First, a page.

Wave goodbye to electoral reform, people

The Liberals can’t get the option they want. Expect them to pull the plug.

Electoral reform, we hardly knew ye. As the fall session of Parliament slouches toward Christmas break, it appears that one of the Liberals’ more ambitious campaign promises — that the 2015 election would be the last held under the first-past-the-post voting system — is headed for the dustbin.

This weekend, Democratic Institutions Minister Maryam Monsef told CTV’s Question Period: “We’re committed to this initiative, but we’re not going to move forward unless we have the broad support of the people of this country for whom we’re making this change.”

Translation: We didn’t get the support we needed for the system we prefer — the preferential ballot — and now we’re looking for the exit.

This climbdown doesn’t quite come as a surprise. The Liberals have been paving the way for it for a month now, starting with the PM’s wistful musing in a late October Le Devoir interview: “Under Mr. Harper, there were so many people dissatisfied with the government and its approach that they were saying, ‘We need an electoral reform so that we can no longer have a government we don’t like …’ However, under the current system, they now have a government they are more satisfied with. And the motivation to want to change the electoral system is less urgent.”

Two weeks later, Monsef wrote the special committee studying electoral reform a letter in which she claimed that “Canadians who attended our meetings have passionately championed various systems. While I heard the most passion from proportional representation and first-past-the-post advocates, I have not yet heard a consensus around one particular system over another.”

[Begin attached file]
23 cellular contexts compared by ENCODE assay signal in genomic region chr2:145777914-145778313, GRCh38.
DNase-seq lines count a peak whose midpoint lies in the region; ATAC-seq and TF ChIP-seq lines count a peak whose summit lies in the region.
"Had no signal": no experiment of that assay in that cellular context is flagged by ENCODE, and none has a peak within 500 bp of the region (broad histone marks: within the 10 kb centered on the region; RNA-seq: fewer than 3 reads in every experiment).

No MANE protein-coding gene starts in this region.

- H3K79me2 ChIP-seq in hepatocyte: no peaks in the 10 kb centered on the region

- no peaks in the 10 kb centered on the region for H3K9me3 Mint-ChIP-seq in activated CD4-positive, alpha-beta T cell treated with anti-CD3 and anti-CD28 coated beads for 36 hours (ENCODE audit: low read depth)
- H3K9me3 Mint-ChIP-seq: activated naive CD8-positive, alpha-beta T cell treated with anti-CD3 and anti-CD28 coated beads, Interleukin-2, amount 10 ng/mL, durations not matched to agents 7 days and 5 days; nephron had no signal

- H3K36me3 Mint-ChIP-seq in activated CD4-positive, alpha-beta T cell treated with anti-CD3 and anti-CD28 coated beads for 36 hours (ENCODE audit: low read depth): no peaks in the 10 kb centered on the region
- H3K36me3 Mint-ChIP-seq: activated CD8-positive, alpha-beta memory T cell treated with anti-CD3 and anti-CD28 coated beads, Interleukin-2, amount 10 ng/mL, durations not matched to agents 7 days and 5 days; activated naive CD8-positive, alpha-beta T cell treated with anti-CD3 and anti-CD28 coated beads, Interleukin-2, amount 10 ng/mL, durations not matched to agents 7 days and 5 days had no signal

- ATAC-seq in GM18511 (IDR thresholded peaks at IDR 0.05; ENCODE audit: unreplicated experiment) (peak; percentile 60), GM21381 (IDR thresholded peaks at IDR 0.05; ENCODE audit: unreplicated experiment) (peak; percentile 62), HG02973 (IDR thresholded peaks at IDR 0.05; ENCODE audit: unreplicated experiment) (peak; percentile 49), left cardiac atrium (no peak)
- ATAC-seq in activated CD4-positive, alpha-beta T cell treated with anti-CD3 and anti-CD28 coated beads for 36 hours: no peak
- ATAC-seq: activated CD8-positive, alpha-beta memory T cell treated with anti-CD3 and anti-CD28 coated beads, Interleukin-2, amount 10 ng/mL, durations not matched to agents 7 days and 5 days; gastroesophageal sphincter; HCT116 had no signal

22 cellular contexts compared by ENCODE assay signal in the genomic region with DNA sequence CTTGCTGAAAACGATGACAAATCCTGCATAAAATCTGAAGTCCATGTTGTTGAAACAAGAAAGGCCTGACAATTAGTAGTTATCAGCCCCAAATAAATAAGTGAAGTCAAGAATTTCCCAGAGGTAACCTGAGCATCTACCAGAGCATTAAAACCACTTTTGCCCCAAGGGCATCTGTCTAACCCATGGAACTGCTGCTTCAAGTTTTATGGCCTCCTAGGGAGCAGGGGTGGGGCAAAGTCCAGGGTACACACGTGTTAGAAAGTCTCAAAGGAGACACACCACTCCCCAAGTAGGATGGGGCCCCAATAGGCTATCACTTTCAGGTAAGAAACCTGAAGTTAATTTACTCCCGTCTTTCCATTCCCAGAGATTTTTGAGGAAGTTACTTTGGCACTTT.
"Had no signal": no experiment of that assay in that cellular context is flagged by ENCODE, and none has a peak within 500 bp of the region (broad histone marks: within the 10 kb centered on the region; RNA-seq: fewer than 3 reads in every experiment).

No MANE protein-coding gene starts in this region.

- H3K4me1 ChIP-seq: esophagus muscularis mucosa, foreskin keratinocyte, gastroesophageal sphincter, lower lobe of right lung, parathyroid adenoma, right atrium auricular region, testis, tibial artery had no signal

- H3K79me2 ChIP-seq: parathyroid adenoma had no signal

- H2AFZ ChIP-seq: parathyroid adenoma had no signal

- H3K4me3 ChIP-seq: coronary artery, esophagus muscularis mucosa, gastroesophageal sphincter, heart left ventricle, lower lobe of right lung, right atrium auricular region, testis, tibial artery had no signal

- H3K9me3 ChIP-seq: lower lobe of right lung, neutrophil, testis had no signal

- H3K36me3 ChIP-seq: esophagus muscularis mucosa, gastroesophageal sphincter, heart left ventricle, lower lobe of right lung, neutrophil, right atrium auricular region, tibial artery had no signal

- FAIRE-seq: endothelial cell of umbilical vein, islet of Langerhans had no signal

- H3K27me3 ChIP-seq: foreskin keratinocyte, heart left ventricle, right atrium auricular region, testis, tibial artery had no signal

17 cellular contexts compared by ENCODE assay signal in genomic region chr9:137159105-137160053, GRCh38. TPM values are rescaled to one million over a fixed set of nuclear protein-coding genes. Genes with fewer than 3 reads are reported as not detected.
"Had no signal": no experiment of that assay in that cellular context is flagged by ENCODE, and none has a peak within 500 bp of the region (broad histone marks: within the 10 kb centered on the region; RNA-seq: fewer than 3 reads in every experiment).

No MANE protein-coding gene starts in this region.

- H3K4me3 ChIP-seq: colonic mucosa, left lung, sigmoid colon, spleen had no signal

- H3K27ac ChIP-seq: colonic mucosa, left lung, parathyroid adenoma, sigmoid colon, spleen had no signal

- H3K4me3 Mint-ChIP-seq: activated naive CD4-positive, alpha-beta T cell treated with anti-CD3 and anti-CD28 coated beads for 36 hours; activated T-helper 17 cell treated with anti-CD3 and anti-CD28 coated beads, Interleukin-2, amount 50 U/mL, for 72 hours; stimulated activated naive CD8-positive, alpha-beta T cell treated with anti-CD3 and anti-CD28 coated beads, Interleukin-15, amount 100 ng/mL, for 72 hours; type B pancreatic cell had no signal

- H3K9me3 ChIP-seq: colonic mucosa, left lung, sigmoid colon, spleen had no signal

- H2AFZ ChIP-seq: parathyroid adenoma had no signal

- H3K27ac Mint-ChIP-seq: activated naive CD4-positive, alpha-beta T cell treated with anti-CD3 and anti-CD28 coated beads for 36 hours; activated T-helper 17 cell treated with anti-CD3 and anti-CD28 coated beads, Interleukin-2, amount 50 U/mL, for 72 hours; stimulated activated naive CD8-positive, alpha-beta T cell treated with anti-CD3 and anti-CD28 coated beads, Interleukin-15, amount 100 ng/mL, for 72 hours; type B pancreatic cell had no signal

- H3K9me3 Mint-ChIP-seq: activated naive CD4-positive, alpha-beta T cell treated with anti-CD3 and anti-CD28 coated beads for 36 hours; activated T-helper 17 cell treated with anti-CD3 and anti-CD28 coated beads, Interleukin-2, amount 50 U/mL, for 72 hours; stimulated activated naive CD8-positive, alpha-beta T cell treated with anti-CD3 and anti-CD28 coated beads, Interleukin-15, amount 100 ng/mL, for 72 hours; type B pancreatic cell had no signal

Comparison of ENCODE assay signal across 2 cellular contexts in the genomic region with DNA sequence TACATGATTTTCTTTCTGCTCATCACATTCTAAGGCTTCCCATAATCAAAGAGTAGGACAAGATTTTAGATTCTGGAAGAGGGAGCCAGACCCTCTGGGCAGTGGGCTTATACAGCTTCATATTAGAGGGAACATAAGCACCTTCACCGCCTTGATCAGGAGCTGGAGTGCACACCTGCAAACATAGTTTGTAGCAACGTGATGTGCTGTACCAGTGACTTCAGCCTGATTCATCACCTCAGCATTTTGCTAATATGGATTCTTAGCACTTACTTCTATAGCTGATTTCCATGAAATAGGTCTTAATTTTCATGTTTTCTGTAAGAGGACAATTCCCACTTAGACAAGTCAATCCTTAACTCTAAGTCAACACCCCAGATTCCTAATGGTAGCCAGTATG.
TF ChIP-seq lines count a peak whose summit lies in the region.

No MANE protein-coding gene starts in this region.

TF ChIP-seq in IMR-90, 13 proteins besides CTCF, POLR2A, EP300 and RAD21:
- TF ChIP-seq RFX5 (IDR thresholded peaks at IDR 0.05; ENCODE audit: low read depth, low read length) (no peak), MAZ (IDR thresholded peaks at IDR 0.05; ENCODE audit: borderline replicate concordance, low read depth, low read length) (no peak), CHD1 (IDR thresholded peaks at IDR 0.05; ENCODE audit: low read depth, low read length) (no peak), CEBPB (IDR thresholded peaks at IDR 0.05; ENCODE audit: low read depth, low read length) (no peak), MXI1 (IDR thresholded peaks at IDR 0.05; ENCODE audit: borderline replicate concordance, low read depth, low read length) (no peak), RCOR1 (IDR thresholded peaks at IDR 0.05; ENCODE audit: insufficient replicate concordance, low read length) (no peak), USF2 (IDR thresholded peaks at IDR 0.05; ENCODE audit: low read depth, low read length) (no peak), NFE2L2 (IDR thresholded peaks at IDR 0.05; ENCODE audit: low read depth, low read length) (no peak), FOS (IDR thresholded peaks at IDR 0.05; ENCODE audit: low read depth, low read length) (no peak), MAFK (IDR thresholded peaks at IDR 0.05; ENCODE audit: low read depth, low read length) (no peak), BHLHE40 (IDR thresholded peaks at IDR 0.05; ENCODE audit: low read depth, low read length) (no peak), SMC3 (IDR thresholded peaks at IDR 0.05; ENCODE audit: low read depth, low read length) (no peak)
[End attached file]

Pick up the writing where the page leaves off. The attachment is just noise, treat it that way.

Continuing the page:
No consensus? Not exactly. There was a consensus — at least among those who showed up to the meetings. It was for proportional representation. After the consultations were completed, Fair Vote Canada, an organization that has advocated in favour of PR since 2001, sent out a press release with some hefty numbers. Eighty-eight per cent of expert witnesses with a position on voting systems supported PR. Only 4 per cent supported the PM and Minister Monsef’s preferred choice, the Alternative Vote or ranked ballot. Eighty-eight per cent of the 428 open mic participants called for PR.

For the Liberals, this poses a major problem. Of all the systems on offer, proportional representation is the one that would seriously weaken, if not destroy, the party’s ability to form majority governments. Under first-past-the-post or a ranked ballot system, the Liberals would still have a shot at forming majorities; in fact, a ranked ballot system would have given them a bigger majority than they won in 2015.

Read the full article on iPolitics.

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